When you are an up-and-coming company, investing time and effort into strategic partnerships will help you achieve the level of success you want. I have been working on forming this special type of alliance for my own company since I started it in 2004, and it has only served me well. If you are a new entrepreneur, you might be wondering what a strategic partnership actually is, why it's important and how to form one. This is one of my areas of expertise that I hope to simplify for you.
What They Are
A strategic partnership is an alliance you form with a larger, more established organization. If you are new to a specific field – that is online payments in my case – you need a big brother of sorts to help you out. As the new kid on the block, you may not have the experience, money, reputation or know-how to really carve out a niche for your company; a strategic partner can help you achieve this.
Why They Are Important
Strategic partnerships are important for a host of reasons, but I will cover only the top three:
- Money. As a newbie, you might not have all the money you need to get where you want to go with your company. Sure, you could seek outside investors, but you'll spend more time convincing them of why to invest than you would in making your product worthy of investing. A strategic partner has the money, but do not make this the only reason for forming your relationship.
- Reputation. A bigger organization has a more established reputation, as well as the credibility to help you out. Your company might not employ as many experts as would a bigger company, so this is another driving force behind seeking a strategic partner.
- Expertise. An organization with a lot of knowledge of the field and the requisite skills will be a really big asset to your company. If you sell educational software, try to partner with teacher and educator associations to find your way into schools.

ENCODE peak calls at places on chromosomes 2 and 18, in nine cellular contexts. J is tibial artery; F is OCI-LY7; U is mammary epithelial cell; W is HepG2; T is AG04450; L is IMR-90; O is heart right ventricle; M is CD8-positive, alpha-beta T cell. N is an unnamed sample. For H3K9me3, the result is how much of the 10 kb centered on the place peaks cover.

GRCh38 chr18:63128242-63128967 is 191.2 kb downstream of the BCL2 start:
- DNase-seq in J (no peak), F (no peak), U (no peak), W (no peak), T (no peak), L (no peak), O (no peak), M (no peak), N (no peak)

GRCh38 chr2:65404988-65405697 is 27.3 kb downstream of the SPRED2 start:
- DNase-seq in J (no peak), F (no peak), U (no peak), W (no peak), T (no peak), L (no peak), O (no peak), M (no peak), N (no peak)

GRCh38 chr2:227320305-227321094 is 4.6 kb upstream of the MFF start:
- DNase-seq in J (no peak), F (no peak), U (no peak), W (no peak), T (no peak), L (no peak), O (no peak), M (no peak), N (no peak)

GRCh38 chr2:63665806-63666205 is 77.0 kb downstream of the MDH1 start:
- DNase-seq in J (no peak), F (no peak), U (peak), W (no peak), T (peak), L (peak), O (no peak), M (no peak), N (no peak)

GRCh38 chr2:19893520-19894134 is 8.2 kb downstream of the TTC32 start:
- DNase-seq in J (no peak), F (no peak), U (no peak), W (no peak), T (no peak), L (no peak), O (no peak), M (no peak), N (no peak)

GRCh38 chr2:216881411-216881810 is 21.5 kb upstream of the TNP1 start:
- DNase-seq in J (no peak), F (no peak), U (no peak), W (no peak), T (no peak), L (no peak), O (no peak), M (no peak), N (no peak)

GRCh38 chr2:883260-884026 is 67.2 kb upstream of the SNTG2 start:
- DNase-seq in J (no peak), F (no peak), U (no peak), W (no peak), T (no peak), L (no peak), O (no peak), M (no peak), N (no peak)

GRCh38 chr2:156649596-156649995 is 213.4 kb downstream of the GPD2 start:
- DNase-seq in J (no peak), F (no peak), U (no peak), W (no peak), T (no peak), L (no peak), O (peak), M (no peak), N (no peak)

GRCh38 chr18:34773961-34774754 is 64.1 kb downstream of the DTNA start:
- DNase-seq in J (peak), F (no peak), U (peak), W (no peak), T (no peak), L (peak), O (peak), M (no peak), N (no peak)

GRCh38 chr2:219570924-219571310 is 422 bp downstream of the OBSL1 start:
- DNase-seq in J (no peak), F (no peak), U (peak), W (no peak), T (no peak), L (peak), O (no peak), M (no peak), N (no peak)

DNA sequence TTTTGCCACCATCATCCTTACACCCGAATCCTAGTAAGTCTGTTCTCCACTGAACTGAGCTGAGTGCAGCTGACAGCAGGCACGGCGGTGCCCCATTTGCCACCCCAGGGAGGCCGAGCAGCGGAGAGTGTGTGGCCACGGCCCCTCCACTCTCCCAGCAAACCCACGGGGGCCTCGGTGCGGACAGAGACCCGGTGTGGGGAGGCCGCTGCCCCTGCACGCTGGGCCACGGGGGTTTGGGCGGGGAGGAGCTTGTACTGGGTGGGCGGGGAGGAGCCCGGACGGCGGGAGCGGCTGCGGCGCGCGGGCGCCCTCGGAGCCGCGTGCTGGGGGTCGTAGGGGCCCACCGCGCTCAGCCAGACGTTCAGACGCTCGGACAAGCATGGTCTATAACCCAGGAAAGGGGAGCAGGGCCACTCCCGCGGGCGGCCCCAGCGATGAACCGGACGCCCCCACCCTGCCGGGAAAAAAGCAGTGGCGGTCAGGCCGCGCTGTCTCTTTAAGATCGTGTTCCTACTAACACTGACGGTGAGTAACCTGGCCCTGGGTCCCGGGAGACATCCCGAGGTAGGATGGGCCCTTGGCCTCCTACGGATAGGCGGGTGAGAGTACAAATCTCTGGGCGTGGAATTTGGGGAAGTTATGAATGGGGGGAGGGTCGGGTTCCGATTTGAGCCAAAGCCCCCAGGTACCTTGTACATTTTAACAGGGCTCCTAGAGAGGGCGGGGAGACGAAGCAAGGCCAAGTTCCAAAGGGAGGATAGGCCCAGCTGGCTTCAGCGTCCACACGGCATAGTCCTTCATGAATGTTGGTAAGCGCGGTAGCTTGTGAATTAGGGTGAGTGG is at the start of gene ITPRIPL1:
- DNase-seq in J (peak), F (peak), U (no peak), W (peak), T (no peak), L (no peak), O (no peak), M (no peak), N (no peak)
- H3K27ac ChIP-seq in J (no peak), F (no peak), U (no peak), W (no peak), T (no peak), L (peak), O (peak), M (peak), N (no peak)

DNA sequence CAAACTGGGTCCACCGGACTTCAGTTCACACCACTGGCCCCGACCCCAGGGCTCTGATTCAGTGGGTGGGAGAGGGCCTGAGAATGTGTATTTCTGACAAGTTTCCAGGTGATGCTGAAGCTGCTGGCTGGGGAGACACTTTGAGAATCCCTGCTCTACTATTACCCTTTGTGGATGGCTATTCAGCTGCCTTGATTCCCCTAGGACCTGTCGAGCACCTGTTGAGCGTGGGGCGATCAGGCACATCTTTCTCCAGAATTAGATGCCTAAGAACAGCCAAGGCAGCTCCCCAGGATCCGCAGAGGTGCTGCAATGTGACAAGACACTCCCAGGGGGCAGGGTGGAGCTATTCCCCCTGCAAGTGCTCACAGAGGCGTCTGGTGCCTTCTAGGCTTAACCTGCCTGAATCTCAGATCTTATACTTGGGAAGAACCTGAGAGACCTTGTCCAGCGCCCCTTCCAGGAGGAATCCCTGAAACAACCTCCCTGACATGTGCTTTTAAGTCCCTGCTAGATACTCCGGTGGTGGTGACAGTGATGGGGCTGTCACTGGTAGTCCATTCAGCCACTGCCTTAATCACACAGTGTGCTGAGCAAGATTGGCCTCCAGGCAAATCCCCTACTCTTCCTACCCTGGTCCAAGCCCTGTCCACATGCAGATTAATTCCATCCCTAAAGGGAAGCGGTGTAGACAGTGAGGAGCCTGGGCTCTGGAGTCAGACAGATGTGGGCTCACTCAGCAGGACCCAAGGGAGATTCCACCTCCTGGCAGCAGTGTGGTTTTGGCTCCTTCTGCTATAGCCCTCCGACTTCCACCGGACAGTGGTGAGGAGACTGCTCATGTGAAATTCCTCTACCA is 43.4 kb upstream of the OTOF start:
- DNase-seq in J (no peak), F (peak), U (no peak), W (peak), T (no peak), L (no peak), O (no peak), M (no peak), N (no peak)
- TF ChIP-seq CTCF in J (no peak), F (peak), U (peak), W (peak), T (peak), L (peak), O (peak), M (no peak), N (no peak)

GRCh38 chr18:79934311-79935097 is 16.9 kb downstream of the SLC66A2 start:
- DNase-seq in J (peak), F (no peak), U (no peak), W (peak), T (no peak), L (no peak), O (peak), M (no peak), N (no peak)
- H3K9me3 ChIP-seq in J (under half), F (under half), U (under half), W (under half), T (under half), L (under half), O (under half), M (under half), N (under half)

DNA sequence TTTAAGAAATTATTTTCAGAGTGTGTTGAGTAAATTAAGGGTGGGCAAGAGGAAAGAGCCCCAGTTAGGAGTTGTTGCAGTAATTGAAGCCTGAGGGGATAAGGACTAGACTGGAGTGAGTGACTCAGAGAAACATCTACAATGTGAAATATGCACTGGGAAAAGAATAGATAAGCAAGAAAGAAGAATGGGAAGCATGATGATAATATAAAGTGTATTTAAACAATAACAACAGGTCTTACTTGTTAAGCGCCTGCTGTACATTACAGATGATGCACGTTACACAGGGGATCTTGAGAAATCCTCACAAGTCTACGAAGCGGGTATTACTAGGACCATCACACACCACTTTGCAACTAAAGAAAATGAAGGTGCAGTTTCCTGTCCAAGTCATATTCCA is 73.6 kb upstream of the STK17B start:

How to Form Them
- Offer a great product. One of the best ways to form an alliance is to offer a unique product that will benefit your strategic partner in one way or another. You provide the product, and they offer the distribution channel. What's in it for them can be discussed when drawing up a contract, but they will surely expect a percentage of your profits.
- Protect yourself. Before partnering, you will want to protect your product with a trademark, trade secret or patent. Your product is your intellectual property, and you should do everything you can to keep it that way. An attorney who specializes in this can help you with all the details and paperwork.
- Do some research. Search high and low for the right strategic partner. Study their line of products or the services before approaching them to make sure they are the right fit, and can actually benefit you. Look for a partner whose product or service complements yours rather than competes with it. And make sure your potential partner is in good standing with its public and its financial partners; you do not want their problems to reflect negatively on you, so look for a clean slate.
- Draw up a legal agreement. After you have found a good fit for a strategic partnership, you will have to start thinking about your legal agreements. Use this component of your alliance to your advantage by having an "out clause" if they fail to deliver the agreed upon performance criteria. Again, get a good attorney to help with this.
If you wisely invest your time and energy into forming a strategic alliance with a reliable and successful organization in good standing, the returns can be substantial. With the right partnership, your product will have a far better distribution reach than it would have if you did everything on your own, your revenues will increase ten-fold, and you will be able to dedicate your precious time to your core expertise while yours partner takes care of everything else.